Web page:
I am an experienced researcher who has a great passion for public and occupational health and digital technology. I aim to explore both psychological, biological, and social factors that affect individual wellbeing and happiness. As a graduate of Psychology and Health Science from the prestigious Technical University of Munich (TUM), my main aim is to promote how health knowledge can be effectively communicated to individuals and populations. I have a passion for digital health learning and ways to leverage technology to accelerate how behaviour can be positively changed.

Branscum, P., Bhochhibhoya, A., & Sharma, M. (2014). The Role of Emotional Intelligence in Mental Health and Type D Personality among Young Adults. International Quarterly of Community Health Education, 34(4), 351–365. https://doi.org/10.2190/IQ.34.4.e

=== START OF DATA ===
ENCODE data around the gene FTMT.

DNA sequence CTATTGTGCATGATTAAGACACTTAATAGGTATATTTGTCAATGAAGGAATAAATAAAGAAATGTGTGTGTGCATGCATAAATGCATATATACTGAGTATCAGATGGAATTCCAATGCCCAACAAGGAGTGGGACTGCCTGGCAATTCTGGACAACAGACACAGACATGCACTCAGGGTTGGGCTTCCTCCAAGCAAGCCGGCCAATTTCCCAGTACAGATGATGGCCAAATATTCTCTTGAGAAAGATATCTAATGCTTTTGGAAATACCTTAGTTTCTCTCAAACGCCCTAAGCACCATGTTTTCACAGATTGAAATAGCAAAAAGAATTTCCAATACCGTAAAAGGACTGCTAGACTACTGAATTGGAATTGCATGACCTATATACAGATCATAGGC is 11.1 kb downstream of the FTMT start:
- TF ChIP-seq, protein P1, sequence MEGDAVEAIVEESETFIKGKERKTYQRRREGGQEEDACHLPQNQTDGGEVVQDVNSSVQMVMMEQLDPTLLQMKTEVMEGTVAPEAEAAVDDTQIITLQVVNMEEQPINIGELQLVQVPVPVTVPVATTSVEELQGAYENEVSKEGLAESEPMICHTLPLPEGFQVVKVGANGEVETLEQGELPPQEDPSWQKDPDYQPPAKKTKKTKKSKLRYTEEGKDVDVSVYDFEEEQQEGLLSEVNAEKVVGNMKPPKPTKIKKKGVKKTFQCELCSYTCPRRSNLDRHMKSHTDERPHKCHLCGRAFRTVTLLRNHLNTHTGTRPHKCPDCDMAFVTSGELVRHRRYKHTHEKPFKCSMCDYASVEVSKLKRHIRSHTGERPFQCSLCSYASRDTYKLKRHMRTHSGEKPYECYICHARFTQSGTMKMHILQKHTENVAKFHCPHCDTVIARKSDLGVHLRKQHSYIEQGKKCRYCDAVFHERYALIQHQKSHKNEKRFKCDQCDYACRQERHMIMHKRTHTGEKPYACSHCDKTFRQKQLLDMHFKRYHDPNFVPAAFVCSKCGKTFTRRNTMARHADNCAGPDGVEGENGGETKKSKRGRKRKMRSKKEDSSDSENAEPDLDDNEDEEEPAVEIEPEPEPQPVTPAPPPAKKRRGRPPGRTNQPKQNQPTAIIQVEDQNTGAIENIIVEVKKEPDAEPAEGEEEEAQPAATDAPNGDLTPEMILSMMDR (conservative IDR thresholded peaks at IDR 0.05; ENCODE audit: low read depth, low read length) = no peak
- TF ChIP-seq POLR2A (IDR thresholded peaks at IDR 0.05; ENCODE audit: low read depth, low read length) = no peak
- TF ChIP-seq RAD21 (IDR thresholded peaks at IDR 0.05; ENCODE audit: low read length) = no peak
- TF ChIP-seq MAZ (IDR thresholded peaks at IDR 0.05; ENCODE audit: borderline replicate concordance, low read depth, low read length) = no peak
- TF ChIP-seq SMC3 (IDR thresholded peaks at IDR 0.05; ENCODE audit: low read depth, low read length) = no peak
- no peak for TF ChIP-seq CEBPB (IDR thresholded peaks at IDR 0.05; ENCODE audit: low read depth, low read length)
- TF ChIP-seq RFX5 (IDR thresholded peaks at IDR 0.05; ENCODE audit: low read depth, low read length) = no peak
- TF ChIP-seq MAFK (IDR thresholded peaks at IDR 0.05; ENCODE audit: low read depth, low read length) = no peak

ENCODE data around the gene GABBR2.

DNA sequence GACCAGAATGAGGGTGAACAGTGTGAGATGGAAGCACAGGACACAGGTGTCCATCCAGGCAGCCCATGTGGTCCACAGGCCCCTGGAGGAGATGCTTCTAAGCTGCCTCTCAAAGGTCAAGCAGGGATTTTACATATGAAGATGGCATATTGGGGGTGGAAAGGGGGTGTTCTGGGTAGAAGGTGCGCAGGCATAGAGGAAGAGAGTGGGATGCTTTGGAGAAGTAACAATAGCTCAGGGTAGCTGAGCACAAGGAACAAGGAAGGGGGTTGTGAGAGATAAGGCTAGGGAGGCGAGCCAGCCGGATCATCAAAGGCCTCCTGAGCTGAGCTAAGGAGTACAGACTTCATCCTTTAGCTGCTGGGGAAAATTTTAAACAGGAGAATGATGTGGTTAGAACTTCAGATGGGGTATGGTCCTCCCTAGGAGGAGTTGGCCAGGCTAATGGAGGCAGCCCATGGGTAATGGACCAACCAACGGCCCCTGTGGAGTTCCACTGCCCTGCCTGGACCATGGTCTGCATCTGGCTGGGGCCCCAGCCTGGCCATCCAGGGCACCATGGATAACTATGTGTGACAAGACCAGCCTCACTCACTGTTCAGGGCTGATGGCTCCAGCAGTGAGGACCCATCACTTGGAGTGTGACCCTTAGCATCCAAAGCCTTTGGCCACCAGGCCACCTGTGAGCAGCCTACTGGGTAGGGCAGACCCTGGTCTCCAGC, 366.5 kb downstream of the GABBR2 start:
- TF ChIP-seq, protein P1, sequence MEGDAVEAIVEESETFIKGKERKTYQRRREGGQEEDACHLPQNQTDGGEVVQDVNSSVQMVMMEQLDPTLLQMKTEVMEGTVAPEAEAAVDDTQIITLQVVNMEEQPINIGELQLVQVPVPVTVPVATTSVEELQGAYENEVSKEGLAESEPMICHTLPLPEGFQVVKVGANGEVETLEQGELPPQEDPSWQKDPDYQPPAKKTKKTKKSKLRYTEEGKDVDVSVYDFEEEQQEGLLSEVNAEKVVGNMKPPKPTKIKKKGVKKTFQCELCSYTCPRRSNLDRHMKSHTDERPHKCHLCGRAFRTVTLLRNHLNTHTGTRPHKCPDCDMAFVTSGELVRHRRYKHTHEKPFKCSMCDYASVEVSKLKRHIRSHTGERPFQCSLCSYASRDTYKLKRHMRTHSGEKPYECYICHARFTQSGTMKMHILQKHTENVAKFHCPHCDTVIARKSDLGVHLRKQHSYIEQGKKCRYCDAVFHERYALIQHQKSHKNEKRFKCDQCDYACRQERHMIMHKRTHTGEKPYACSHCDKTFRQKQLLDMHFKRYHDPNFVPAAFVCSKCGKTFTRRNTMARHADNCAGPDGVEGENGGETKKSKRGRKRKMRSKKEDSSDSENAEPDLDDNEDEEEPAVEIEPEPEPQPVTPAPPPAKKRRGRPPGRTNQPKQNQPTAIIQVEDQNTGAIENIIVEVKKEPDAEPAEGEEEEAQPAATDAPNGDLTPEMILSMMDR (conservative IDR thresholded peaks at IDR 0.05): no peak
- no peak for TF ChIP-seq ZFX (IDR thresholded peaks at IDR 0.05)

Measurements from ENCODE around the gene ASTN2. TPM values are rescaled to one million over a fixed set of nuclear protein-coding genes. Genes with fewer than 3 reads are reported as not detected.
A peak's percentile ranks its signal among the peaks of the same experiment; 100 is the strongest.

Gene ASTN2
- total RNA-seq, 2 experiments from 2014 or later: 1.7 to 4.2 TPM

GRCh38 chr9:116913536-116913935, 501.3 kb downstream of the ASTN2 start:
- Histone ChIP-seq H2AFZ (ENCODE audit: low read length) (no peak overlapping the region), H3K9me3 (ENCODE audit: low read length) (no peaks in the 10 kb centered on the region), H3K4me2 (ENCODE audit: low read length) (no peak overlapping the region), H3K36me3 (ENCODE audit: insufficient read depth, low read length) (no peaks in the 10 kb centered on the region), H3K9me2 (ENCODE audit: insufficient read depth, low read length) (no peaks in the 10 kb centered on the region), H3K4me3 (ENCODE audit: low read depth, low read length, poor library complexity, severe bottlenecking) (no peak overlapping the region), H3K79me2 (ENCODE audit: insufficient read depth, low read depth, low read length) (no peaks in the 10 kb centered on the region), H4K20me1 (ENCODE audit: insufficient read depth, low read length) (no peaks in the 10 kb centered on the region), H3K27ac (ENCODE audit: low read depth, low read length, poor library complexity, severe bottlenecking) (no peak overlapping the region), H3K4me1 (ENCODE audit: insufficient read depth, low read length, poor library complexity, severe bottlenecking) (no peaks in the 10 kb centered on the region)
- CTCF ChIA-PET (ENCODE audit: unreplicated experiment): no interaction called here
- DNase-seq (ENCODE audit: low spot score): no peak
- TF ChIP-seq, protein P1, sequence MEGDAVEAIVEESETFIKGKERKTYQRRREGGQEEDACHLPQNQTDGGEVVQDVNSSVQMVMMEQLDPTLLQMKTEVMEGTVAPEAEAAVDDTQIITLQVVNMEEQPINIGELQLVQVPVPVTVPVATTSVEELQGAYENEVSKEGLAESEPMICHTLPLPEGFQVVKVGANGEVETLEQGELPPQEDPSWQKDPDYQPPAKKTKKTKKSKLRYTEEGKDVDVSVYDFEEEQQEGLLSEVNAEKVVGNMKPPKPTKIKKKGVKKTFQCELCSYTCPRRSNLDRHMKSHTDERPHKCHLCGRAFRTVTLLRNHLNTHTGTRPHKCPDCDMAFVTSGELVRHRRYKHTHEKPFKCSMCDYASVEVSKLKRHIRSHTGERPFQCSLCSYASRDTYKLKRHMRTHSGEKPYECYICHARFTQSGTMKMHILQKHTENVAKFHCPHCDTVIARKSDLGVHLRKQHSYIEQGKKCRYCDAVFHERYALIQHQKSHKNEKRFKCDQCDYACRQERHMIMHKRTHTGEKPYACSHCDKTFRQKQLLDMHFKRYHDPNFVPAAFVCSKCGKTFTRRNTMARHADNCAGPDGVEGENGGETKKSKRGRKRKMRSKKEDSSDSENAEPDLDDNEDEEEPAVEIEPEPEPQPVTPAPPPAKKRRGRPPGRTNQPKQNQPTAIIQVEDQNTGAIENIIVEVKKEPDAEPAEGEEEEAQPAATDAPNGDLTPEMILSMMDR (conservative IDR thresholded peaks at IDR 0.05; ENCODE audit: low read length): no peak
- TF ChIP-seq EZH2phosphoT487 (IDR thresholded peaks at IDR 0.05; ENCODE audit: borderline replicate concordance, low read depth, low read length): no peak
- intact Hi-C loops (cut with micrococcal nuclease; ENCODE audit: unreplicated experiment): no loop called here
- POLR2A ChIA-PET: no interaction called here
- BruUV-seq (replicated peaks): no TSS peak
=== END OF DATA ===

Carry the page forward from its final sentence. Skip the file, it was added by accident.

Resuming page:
Fernández-Abascal, E. G., & Martín-Díaz, M. D. (2015). Dimensions of emotional intelligence related to physical and mental health and to health behaviors. Frontiers in psychology, 6, 317. https://doi.org/10.3389/fpsyg.2015.00317

Gill, G. (2019, June 22). Emotional Intelligence and Mental Health. https://www.psychreg.org/emotional-intelligence-mental-health/#:%7E:text=The%20ability%20to%20regulate%20emotion,due%20to%20inability%20to%20cope

Khoshakhlagh, H., & Faramarzi, S. (2012). The relationship of emotional intelligence and mental disorders with internet addiction in internet users university students. Addiction & health, 4(3-4), 133–141.

Lenneville, E. (2014, September 1). Can Adults Improve Their Emotional Intelligence? Retrieved from https://www.scientificamerican.com/article/can-adults-improve-their-emotional-intelligence/?error=cookies_not_supported&code=27414678-06c3-4e36-808a-22531e12938a

Mayer, J. D., & Salovey, P. (1993). The intelligence of emotional intelligence. Intelligence, 17(4), 433-442.

Mayer, J. D. & Salovey, P. (1997). What is emotional intelligence? In P. Salovey & D. Sluyter (Eds). Emotional Development and Emotional Intelligence: Implications for Educators (pp. 3-31). New York: Basic Books.

More articles